Yesterday I was working (so you see, I’m back to reality) at Abbey Road studios in West London, and a friend came over to make a donation to my charity. I was delighted since we’ve been hovering on the brink of £7,000 for a little while now, but when my friend Adrian realised that we were now about four pounds off the landmark, he whipped out another fiver and made it a round £7k. My desk partner Julian also pitched in, so as if by magic we’re now heading upwards again!
It’s incredible. Since starting back in May with the very first donations, I’ve watched the amount that Cycling Solo Across Canada 2017 has raised just grow and grow, until now we’re at this huge total. Your fantastic generosity has made this happen, and I’d like to share with you a little of what will happen to your money when it’s sent off to SOS Children’s Villages.
The money will go into what’s called the ‘General Fund’, which means it’s available to help in the area of the world that has the greatest need; Disaster Relief work (I’ve been following the recent dreadful sequence of hurricanes particularly closely – my brother lives in their path in Florida – and know that SOS has helped the central America region many times in the past), individual projects in The Gambia and Zambia amongst others, as well as donations to other important projects all over the world. In other words, it’s priceless.
(In emergency situations, SOS is most closely involved with child protection)
One bit of my kit that failed to survive the CrossingCanada2017 lifestyle was my inflatable pillow, from MEC in Vancouver. It sprang a leak in a seam and couldn’t be fixed. Using several other bits of my kit, it was possible to improvise an alternative, but it never really worked that well and made me realise how much we rely on keeping simple things like this useable.
When I got home I found a letter waiting for me from the SOS Children’s Village I sponsor in Choluteca, Honduras (which is slightly different from the fundraising I’m doing for here the whole charity). They send you updates from time to time about how they’re all doing, and particularly any changes or improvements that they’ve made in the village. Over the summer they’ve been fitting new ceiling fans that actually work, and the kids have been very excited about being a little cooler at night (they’re close to the Pacific Ocean and nighttime temperatures are often in the mid-thirties Celsius). Apparently they also find that by stirring the air, the mosquitoes are less irritating. But that isn’t the thing that the children are most interested in. More important than this, and getting several paragraphs of the letter, is the arrival of a very simple, everyday item: new pillows.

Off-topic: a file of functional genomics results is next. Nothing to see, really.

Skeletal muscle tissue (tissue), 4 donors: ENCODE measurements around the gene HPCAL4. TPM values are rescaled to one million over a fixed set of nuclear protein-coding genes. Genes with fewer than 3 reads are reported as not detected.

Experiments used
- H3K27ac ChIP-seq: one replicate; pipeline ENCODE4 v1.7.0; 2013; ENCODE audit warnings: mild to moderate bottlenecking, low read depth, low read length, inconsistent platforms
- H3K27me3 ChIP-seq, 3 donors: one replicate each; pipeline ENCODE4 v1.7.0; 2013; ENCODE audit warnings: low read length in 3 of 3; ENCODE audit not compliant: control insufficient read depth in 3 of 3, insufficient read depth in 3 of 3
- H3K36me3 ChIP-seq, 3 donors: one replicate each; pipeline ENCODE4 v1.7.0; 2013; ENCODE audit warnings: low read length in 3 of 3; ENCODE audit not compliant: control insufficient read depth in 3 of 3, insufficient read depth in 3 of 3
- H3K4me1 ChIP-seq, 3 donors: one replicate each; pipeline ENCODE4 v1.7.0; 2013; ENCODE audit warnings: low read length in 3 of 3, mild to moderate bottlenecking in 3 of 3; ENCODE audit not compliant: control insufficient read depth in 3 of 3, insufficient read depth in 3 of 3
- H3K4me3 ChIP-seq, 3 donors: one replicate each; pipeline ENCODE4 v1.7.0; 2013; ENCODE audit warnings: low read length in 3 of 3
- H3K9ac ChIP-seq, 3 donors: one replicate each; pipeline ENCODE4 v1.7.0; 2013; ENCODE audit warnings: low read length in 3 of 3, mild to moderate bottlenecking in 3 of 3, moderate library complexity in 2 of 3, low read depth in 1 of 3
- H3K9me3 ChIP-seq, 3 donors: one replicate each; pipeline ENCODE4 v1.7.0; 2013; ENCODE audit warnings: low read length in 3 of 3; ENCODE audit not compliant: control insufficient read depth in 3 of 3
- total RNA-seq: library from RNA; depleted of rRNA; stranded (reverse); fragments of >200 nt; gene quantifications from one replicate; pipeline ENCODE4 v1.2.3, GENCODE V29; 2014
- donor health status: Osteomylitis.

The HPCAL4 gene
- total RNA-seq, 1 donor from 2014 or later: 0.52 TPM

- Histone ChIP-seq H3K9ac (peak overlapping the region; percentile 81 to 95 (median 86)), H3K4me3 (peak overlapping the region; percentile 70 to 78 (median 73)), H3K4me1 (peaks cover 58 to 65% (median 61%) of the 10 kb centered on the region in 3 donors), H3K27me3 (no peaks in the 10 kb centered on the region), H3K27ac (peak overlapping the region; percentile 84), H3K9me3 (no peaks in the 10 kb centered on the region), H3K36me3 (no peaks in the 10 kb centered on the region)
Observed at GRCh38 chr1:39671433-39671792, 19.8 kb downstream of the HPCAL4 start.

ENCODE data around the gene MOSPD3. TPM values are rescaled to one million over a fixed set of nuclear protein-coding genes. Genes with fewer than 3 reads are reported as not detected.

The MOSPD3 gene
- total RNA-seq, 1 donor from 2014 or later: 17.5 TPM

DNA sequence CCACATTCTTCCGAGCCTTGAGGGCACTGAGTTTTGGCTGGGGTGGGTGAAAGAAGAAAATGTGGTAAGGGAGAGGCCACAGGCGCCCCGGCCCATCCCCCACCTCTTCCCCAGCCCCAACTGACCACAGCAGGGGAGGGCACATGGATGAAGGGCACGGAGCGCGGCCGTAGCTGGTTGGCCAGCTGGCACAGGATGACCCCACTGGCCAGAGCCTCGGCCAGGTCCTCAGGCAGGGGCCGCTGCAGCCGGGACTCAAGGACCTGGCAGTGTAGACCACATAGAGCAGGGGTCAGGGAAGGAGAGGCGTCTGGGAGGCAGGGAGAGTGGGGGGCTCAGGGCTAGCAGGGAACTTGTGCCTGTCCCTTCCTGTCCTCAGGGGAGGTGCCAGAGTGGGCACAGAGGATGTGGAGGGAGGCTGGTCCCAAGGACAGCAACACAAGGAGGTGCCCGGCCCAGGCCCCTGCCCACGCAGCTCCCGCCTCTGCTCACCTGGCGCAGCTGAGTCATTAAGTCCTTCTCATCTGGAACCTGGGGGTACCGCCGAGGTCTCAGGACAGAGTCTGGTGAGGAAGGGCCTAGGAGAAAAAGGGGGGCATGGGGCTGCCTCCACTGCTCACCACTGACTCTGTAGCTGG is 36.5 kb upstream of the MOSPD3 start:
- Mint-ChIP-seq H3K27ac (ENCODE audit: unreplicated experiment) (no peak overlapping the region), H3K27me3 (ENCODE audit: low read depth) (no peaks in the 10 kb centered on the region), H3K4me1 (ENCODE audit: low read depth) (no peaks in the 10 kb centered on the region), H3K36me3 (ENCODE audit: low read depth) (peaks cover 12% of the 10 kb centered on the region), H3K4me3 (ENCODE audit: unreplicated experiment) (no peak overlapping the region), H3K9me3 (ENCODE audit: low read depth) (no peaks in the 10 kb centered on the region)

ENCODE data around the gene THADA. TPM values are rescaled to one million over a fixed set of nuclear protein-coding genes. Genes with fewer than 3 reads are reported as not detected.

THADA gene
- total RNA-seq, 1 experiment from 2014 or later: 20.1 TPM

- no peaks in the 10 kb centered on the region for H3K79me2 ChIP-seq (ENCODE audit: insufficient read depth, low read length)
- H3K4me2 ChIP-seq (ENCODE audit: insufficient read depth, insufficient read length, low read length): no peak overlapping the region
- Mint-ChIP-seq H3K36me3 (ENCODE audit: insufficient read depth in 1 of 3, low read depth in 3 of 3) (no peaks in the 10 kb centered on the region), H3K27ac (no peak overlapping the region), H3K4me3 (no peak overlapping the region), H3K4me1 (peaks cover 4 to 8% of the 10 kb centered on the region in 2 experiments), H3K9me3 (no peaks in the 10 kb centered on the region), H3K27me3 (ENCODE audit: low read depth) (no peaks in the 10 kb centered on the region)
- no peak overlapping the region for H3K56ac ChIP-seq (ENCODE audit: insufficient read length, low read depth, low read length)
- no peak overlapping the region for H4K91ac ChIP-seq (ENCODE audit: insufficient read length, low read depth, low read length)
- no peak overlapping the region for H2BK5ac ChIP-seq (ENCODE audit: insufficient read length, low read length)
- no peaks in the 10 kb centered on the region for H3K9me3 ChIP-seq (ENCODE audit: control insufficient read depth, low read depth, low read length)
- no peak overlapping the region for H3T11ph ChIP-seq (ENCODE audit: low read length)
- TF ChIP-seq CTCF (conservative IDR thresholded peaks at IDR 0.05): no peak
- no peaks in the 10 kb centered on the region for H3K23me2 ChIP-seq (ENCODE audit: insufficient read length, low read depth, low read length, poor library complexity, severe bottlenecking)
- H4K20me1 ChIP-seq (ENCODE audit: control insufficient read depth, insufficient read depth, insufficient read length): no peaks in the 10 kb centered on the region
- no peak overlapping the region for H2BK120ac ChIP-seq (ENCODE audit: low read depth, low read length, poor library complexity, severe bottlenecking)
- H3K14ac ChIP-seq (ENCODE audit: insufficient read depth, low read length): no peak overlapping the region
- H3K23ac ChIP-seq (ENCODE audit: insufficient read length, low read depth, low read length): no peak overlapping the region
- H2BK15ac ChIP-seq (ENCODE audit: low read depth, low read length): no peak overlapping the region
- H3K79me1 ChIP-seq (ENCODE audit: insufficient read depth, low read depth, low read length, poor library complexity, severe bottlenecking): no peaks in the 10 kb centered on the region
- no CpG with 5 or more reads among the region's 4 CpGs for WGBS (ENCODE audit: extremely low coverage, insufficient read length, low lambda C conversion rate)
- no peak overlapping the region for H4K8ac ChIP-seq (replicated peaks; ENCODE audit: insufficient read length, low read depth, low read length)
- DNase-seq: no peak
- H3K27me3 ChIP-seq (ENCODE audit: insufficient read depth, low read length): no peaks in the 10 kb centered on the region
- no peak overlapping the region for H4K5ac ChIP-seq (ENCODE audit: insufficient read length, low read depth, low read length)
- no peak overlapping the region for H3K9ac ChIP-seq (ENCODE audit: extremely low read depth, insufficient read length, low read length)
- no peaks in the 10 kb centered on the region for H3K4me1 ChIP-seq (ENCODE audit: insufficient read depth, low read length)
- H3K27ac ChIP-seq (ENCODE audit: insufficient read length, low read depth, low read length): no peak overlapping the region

When I read this account of how much it meant to children in the village to receive what we would consider a very basic requirement, I felt that slightly uncomfortable feeling of having something you should appreciate more being pointed out to you. Here’s the passage in the letter that describes the arrival of the new pillows (please excuse the “auto-translate” from Spanish to English):
It has been an extraordinary experience, returning to work in London, to find out how many people were following the blog for all those months on the road in Canada. The trip has to come to life again for me because of chatting to everyone about it, reliving the highs and the lows.
I also made a return visit last week to the Stewart House assembly at Beechwood Park School (where I teach for one day a week), to thank them for the amazing support they mustered whilst I was on the road. Sadly, I forgot to get any photos from the occasion (I must be out of Canadian blog-practise, eh?), but we talked about some of the big events from my trip, and there was a Q&A session where any burning questions from the last few months got an airing – “How many animals did you see?” (tons of everything except bears), “What was the worst thing that happened?” (probably the dog attack in Manitoba, saved by howling back at them), “How many punctures did you have?” (none!) “Was it tiring?” (yes). I was met in the corridor by two pupils who wanted to know if I was the teacher who had cycled all the way across Russia – I said no, but would Canada do instead? It’s been lovely to get so much feedback from kids who I don’t normally get to meet at school. Here’s the map in the music department that Head of Music Jane Lodge has kept updated with my progress since May:
I can’t quite explain the feeling I get every time I pass it. It looks like much more than just a map to me. I know it will have to come down someday soon, but it won’t be me that does it!
Any more developments on the the eBook front will be posted here as soon as they occur. So for now, I’ll just wish everyone out there a fantastic Autumn, and see you all soon…